2023 Solar Incentives Guide for Streamwood, IL - Tax Credits & Rebates
In this guide, we'll cover the latest solar incentives and rebates available in Streamwood.
You'll learn about:
- Local & State Solar Incentives
- Federal Tax Credits (Updated for 2023 and beyond)
- Ways to optimize your solar investment
Solar installers are experts in maximizing your solar tax credits and rebates.
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By EcoWatch Local Advisors
Data Analysis: James Savino
Ranking Methodology: Karsten Neumeister
Updated May 04, 2023
Why you can trust EcoWatch
What Solar Tax Credits, Incentives, and Rebates are Available in Streamwood?
Special Assessment for Solar Energy Systems
ComEd - Energy Efficiency Program for Residential
Air Purifier: $50
Clothes Washer: $50
Electric Clothes Dryer: $50
Room Air Conditioner: $25
Refrigerator/Freezer Recycling: Free pickup and $50, plus an additional $10 if recycling a room A/C at the same time
Heating & Cooling
Air Source Heat Pump: $400 - $600
Central A/C: $300 - $600
Ductless Mini-Split Heat Pump: $400
Geothermal Heat Pump: Up to $6,000/home
Furnace Blower Motor (ECM): $50 - $100
Advanced Power Strip: $10
Air Sealing: Up to $400/home
Attic Insulation: Up to $300/home
Duct Sealing: Up to $500/home
Lighting: In-store discounts, varies
Pool Pump: $275
Smart Thermostat: $100
Wall Insulation: Up to $400/home
Solar Renewable Energy Credits
Federal Residential Renewable Energy Tax Credit
The term "solar incentives" broadly refers to financial incentives put in place by solar companies and the government to encourage the adoption and use renewable energy by making installing and using solar panels more affordable. Various types of incentives, such as cash back, discounts or credit towards your monthly utility bill, may be available to you. Some incentives may be offered by the Illinois government, by your utility company or by county or municipality, while others are federal. Categories of solar incentives include:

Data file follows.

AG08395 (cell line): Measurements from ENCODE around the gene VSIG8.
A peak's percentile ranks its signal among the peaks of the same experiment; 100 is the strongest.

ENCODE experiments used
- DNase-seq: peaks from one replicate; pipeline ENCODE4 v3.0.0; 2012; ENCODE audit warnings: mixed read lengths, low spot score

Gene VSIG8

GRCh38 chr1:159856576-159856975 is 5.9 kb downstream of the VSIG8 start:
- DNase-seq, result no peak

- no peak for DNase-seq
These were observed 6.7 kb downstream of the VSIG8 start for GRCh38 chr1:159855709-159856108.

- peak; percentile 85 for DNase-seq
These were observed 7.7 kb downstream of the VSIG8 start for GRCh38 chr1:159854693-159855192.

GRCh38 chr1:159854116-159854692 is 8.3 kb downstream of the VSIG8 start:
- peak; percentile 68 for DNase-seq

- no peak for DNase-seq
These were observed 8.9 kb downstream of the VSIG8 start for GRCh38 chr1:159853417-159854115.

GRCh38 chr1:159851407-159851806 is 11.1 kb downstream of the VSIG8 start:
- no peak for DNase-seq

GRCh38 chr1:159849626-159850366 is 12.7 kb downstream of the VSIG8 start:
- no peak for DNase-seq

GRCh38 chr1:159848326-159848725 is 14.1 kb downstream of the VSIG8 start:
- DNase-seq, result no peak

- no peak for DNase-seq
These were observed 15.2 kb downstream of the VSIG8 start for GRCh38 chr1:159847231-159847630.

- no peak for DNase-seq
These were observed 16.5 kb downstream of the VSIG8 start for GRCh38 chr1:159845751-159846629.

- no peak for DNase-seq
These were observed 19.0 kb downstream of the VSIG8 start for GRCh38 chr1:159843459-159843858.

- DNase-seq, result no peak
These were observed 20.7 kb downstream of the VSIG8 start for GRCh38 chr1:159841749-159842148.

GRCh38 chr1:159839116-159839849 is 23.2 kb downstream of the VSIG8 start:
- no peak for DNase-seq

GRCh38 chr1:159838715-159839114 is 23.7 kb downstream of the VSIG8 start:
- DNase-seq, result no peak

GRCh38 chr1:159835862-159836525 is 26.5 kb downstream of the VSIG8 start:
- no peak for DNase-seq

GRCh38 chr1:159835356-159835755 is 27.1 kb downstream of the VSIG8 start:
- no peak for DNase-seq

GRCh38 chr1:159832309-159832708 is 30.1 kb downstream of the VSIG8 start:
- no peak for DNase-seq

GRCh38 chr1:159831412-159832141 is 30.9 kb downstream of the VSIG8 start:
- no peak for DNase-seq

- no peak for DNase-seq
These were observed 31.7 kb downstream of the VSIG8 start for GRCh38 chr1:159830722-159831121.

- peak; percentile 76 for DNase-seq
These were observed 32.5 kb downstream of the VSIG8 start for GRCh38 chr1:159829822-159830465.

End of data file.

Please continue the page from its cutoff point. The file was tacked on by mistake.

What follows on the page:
- Tax Exemptions: Sales tax exemptions are applied at the point of sale for your solar panels. Property tax exemptions let you ignore the added value of your solar system when you calculate the amount of property tax you need to pay.
- Rebates: Rebates, or cash back after a purchase, are typically applied prior to any solar tax credits being calculated. Solar rebates might be given by your local utility company, by your county or by your state.
- Solar Renewable Energy Certificate (SREC): SRECs can be sold to your utility company (or other buyers) for money that typically becomes part of your taxable income. Typically, there is a small threshold of energy production to meet before your solar system can earn SRECs or similar performance-based incentives. Incentives like these are generally handled at the state level.
- Net Metering: You can sign a net metering contract with your Streamwood utility company. This agreement may apply to all or a percentage of the excess electricity your solar panels generate. Your utility company will then subtract this value from your monthly utility bill.
- Tax Credits: Unlike tax deductions, tax credits are dollar-for-dollar reductions in the amount of income tax that you owe the government.
Federal Solar Incentives
When you think about solar incentives, you likely think of federal incentives first. One of the incentives many people are probably familiar with is the Federal Solar Investment Tax Credit (ITC). This is a tax credit for a specified percentage of your solar system's cost.
The ITC can be applied to the total cost of solar system installation, including the panels themselves as well as labor, equipment and accessories. You can claim this credit for panels installed after January 1, 2006 on a primary or secondary residence that you own, as long as it is located in the United States. The tax credit ranges from 26-30% of total costs depending on when your project was completed. There is no maximum claim amount.
Your local Streamwood solar panel installer can provide more information about the ITC and how it applies to your situation.